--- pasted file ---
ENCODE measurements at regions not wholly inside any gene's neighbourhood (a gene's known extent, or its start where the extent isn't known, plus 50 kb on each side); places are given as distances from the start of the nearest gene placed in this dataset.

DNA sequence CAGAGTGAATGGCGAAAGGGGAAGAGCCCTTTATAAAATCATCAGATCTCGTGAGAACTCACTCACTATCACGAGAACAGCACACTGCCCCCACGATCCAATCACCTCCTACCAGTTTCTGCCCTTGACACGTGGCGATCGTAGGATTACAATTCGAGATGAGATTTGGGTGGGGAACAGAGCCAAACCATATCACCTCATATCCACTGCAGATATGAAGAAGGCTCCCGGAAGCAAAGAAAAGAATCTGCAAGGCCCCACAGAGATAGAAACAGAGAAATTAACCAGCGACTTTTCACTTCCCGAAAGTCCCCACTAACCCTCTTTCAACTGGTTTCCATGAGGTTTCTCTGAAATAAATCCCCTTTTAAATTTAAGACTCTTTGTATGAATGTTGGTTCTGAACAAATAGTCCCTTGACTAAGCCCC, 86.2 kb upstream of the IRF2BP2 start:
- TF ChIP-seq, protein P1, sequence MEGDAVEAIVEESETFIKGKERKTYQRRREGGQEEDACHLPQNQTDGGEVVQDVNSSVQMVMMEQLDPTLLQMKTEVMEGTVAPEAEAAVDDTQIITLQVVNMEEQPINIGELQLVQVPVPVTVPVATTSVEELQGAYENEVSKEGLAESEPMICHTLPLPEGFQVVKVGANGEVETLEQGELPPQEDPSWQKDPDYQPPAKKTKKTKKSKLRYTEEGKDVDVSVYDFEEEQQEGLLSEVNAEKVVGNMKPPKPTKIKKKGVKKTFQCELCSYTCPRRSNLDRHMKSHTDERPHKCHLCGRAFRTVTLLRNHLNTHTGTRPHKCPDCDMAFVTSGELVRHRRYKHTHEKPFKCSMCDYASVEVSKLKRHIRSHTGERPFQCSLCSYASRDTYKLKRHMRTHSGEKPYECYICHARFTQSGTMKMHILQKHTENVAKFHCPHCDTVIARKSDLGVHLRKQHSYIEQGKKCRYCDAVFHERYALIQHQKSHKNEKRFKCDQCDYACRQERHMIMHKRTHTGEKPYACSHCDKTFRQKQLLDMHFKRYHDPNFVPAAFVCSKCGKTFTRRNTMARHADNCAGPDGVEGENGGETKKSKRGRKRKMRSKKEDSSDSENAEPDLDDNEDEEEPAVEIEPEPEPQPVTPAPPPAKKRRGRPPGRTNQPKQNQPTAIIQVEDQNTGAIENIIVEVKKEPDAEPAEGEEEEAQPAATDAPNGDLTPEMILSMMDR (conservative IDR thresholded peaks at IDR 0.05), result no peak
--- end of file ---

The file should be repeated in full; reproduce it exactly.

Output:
ENCODE measurements at regions not wholly inside any gene's neighbourhood (a gene's known extent, or its start where the extent isn't known, plus 50 kb on each side); places are given as distances from the start of the nearest gene placed in this dataset.

DNA sequence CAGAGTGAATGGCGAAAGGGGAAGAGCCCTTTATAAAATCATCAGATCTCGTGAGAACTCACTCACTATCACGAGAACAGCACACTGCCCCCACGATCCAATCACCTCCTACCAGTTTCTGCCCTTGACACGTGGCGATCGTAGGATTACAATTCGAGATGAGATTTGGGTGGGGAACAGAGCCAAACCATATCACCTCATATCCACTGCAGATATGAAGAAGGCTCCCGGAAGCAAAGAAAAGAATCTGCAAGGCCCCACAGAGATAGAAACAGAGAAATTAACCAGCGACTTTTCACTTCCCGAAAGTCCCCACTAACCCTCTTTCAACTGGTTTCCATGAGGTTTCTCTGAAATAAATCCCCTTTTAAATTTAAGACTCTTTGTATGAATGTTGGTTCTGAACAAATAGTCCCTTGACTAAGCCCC, 86.2 kb upstream of the IRF2BP2 start:
- TF ChIP-seq, protein P1, sequence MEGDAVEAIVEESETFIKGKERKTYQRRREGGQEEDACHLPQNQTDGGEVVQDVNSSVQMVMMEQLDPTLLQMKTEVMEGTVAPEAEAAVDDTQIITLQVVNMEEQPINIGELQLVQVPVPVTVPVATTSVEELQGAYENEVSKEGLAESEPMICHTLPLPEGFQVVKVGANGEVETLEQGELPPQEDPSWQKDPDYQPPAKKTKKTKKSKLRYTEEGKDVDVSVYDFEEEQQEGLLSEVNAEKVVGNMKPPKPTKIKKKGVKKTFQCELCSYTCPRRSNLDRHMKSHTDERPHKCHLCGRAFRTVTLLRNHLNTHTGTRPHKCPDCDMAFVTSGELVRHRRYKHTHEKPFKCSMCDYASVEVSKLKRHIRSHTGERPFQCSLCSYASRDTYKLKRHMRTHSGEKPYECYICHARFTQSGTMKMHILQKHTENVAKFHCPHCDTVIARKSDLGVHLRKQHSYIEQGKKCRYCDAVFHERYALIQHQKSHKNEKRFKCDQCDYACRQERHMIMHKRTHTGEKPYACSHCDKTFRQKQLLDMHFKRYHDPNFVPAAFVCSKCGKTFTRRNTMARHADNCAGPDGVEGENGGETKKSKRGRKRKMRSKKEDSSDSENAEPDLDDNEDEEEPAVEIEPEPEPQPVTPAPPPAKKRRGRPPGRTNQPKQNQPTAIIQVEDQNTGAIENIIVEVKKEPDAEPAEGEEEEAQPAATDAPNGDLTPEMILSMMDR (conservative IDR thresholded peaks at IDR 0.05), result no peak